You are teaching your child about feelings, building self-regulation, and self-awareness. It’s a hard skill to learn and will not happen overnight. Don’t give up; managing BIG emotions is HARD.
If a student is having a tantrum and his or her body is not safe (throwing things, swinging their arms, etc.), do NOT move the student to the safe place. They are little but oh so strong when they are upset. Move objects away that could hurt the struggling student or you. Also, move other students away from that child to keep them safe as well.
We want to teach how to use and practice using the calm down kit when students are calm (not when they are upset) during circle time, small group, intervention time, or a class meeting.
Just a note: Students will absolutely overuse the safe place at first but just use it as a teachable moment. Talk to them about how they feel and have them look in the mirror at their facial expression and body language.
If you observe students are seeking out the sensory materials in the safe place, that is their way of telling you they need more sensory opportunities throughout the day. Do brain breaks, movement songs, integrate more sensory small groups and table time activities, and get them moving during circle (ex: acting out motions with a book). You can also put out sensory materials in various centers too. You can put sensory bottles in the discovery center or put gel writing baggies in the library or writing center.
To create a strong home-school connection, I created this cheat sheet of words you can use when a student is upset. Print it and put it in the classroom for teachers to use as a reference, then send it home, so families use the same language as you do at school!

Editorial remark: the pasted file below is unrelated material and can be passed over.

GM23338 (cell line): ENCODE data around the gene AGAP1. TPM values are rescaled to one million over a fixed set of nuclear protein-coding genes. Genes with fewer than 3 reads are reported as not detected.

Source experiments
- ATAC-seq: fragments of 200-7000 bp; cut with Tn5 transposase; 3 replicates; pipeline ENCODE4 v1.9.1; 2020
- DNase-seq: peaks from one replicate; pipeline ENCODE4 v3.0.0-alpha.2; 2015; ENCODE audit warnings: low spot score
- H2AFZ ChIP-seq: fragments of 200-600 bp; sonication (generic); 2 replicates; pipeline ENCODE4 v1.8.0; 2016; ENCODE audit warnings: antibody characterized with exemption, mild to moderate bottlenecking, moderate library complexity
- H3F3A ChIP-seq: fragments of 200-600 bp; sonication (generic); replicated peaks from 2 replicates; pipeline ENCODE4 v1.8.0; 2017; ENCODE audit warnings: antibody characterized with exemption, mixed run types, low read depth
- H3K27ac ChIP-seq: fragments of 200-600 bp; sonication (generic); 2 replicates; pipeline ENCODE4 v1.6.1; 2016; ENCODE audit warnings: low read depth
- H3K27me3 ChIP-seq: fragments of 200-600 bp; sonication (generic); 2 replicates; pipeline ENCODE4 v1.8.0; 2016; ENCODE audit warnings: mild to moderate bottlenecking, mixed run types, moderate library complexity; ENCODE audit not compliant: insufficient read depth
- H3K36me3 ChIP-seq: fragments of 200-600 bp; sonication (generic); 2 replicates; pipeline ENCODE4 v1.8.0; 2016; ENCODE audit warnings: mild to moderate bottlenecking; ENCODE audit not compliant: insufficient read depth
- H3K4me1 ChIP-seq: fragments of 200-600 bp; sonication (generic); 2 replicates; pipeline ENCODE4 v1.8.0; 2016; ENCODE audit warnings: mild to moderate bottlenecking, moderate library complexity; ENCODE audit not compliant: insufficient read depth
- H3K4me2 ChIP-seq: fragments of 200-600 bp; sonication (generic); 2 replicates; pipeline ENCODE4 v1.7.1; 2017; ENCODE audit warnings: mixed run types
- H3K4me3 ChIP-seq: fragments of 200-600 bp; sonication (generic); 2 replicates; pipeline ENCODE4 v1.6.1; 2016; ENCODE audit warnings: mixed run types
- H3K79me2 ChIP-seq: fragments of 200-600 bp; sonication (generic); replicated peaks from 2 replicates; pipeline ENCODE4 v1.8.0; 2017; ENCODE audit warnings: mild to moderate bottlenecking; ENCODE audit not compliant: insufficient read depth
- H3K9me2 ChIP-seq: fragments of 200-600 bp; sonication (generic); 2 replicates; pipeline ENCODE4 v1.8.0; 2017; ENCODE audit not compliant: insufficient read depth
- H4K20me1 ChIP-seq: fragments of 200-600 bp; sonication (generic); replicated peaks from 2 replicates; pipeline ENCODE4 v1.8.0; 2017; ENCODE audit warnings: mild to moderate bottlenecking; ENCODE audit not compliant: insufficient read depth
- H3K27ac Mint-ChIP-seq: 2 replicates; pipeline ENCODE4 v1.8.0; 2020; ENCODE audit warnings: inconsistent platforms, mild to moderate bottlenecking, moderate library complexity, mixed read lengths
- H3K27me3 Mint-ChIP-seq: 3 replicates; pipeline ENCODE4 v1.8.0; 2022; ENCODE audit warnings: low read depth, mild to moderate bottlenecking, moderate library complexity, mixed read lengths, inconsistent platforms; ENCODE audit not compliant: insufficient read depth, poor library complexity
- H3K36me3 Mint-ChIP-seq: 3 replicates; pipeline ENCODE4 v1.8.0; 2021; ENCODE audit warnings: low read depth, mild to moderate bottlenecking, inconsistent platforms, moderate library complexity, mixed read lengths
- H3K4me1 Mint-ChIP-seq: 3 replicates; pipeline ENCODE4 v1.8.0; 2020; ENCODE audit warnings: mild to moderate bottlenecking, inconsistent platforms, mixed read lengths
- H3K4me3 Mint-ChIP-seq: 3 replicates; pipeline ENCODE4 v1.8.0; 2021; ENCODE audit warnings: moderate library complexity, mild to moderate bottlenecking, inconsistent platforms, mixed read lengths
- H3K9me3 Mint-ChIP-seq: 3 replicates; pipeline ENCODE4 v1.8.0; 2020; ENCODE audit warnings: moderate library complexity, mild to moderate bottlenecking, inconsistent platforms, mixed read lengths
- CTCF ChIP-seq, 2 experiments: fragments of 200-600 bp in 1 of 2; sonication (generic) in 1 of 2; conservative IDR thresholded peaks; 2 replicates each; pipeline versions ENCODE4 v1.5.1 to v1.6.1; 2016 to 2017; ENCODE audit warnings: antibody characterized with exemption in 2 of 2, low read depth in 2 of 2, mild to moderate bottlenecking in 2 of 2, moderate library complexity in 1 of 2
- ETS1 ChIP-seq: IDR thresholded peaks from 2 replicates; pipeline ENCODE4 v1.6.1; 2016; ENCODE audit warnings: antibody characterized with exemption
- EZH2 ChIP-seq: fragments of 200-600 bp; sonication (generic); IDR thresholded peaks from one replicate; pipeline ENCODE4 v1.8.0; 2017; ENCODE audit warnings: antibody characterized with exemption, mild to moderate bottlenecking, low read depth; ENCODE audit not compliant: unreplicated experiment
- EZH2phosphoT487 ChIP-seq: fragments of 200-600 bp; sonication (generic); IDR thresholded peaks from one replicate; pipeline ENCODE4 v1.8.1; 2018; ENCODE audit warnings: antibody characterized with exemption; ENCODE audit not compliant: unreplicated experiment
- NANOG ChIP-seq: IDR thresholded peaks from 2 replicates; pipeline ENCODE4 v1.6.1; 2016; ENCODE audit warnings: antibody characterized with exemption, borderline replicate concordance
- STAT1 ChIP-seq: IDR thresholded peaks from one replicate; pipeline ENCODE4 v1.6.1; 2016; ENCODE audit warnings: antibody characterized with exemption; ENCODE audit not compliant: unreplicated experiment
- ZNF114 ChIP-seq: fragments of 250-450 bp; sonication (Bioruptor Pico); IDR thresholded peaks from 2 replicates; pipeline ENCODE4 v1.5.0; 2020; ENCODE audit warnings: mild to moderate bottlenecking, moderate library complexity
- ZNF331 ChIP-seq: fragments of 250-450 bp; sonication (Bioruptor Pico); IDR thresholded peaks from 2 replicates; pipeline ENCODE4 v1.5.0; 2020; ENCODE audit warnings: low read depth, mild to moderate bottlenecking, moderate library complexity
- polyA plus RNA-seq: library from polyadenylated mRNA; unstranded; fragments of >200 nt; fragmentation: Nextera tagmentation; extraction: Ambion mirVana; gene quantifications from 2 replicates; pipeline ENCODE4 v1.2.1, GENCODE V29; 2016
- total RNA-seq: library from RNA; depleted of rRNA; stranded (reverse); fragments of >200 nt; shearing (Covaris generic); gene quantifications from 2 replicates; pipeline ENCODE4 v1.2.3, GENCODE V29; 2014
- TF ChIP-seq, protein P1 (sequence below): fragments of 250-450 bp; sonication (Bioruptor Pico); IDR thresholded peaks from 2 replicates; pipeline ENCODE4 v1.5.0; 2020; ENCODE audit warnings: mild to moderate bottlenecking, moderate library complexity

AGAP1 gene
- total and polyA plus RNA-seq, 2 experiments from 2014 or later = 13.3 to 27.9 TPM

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Later in the month, I introduce and teach the Problem-Solving Solutions which you can read all about HERE. Students also use the safe place as a place they can go to solve problems. For example, two students may encounter a problem where they both want the same toy. The students can walk over to the safe place and use the problem-solving solutions to solve their problems. There is also a problem-solving solution ring on a hook students or a teacher can bring anywhere in the classroom to use when a problem occurs. You can read all about how you can implement the Problem Solving Solutions in your classroom HERE.
I also teach basic feelings and more complex feelings all year long using this Feelings and Emotions unit.
Now go create an amazing, safe place or a cozy corner in your classroom for your students, AND TEACH them how to use it! Here are some resources you can use: